Wednesday, November 21, 2012

Esquilache, the scapegoat

Marquis of Esquilache

Yesterday we studied a little bit the program of enlightened reforms Charles III started when he became king of Spain, after 20 years of experience as king of Naples. Charles III brought some Italian ministers, who were in charge of putting the reforms into practice. Leopoldo di Gregorio, Marquis of Esquilache, was one of Charles III´s most trusted secretaries. Firts he was appointed Secretary of the Treasury and later he became Secretary of War and Navy and finally Secretary of State, the highest rank post in the Bourbons´ bureaucracy. In this post he implemented several reforms on Charles III´s behalf: 

- He reduced the privileges of the Church (revision of the decisions of the ecclesiastical courts of justice by the Royal Courts of Justice)

- He created the first lottery in Spain

- He created a fund for widows and orphans of the members of the Army

- He modernized the city of Madrid, one of the dirtiest capital cities in Europe: some municipal ordinances prohibited throwing garbage of dirty water to the streets, many streets were paved and 5,000 lampposts were installed in Madrid. 

- He liberalized the prices of wheat and some other basic products, in order to stop hoarders´ speculation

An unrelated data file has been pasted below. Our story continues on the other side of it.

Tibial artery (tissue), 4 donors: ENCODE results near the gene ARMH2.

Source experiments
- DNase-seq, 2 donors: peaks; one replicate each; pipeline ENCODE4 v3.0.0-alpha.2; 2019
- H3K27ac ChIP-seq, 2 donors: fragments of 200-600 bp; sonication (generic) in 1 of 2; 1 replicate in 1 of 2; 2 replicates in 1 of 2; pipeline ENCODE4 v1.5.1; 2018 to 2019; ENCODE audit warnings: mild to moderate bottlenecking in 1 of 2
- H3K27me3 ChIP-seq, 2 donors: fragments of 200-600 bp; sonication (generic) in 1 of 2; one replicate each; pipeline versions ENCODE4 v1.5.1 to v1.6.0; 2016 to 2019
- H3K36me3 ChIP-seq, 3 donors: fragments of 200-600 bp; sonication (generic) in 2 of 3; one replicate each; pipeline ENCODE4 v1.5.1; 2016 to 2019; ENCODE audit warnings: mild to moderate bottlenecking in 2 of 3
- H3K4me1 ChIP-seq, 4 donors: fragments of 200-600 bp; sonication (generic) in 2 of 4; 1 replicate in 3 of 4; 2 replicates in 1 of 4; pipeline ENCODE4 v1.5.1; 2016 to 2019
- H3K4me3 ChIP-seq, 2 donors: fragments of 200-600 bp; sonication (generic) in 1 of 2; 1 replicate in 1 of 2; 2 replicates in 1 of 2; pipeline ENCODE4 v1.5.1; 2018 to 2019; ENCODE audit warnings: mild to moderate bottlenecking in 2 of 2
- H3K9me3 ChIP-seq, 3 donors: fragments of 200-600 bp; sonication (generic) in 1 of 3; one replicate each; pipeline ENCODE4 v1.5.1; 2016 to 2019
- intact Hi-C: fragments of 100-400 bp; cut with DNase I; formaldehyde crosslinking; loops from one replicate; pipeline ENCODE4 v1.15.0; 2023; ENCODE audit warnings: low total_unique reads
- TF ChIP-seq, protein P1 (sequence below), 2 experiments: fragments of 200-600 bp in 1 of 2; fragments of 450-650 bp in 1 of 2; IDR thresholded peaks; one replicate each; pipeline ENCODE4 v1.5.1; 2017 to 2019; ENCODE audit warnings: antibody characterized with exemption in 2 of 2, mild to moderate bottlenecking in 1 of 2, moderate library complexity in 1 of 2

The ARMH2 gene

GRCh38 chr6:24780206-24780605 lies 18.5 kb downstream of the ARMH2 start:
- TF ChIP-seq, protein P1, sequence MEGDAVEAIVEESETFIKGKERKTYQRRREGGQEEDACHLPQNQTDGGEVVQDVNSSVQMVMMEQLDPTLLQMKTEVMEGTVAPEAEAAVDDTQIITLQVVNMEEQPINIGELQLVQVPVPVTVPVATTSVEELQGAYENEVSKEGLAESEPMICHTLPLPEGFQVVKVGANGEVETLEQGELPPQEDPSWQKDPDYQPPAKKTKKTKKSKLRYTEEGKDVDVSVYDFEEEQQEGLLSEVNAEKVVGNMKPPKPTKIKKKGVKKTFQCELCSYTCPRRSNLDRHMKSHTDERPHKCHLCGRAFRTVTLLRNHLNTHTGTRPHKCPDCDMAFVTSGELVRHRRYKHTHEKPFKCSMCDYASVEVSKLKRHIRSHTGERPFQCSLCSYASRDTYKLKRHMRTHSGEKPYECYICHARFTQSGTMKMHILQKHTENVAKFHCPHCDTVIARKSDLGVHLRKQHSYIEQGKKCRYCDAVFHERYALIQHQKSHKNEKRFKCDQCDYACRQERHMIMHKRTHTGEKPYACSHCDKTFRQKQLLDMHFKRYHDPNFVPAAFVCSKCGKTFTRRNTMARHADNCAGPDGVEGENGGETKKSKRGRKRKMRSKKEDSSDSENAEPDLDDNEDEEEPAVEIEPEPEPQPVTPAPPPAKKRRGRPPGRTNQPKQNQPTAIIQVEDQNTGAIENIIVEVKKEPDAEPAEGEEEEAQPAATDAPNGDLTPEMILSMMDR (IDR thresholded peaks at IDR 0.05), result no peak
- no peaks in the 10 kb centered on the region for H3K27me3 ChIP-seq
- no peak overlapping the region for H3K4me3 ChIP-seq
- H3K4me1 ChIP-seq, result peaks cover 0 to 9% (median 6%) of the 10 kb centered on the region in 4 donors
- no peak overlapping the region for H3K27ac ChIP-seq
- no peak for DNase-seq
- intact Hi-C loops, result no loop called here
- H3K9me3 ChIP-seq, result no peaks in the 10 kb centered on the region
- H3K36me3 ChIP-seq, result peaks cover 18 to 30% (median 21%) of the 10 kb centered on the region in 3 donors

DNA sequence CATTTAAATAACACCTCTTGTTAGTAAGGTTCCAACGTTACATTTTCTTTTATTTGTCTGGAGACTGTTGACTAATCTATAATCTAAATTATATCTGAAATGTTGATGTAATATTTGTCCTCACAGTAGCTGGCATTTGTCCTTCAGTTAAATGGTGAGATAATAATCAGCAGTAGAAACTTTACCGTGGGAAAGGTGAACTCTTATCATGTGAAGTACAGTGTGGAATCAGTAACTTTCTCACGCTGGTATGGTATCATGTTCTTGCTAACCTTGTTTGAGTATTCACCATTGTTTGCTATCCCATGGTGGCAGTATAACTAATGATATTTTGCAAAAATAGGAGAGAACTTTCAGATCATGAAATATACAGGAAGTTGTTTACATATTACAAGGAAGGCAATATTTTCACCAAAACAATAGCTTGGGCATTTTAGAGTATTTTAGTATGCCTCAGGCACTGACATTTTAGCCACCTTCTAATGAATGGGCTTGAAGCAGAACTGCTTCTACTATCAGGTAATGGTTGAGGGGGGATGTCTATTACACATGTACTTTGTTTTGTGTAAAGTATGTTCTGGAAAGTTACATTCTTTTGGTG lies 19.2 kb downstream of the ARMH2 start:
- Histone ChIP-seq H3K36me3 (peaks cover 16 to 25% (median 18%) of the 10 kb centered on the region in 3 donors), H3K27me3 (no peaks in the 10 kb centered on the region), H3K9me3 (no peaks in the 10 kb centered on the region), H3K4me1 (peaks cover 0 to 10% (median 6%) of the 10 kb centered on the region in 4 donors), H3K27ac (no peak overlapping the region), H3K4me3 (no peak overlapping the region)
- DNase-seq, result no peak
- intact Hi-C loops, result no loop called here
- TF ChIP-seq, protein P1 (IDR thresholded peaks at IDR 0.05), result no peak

But the most unpopular decision was the one related to clothes and public order: Esquilache ordered replacing long cloaks and broad- brimmed hats (chambergos) for short cloaks and three-cornered hats, because many criminals took advantage of the usual Spanish clothes to hide their faces and escape justice.

Sheriffs cutting cloaks and brims in the street

 The privileged, who didn´t like Esquilache´s power, used popular discontent by this public order ordinance and the increase of prices of bread and other staple food to instigate the revolt against the hated secretary. The riot started on the 23th March 1766 in different cities of Spain, but was more serious in Madrid: the rioters destroyed the 5,000 streetlights, burnt Esquilache´s residence, the House of the Seven Chimneys (a very curious building, with several legends behind), and demanded Esquilache´s dismissal to the king. Charles III gave up and dismissed Esquilache, who was appointed ambassador in Venice. The revolt finished after three days. Apparently the rioters got what they wanted, but the enlightened reforms didn´t stop. Charles III continued his reform program in some fields (economy, administration and education) and went on with the idea of imposing the royal authority over the Church. The last consequence of the Esquilache Riots was the expulsion of the Jesuits in 1767. The king accused them of having been responsible for the riots, but the truth was that the Jesuits were an important power in the kingdom and the king wanted to take control over their possessions. 

No comments: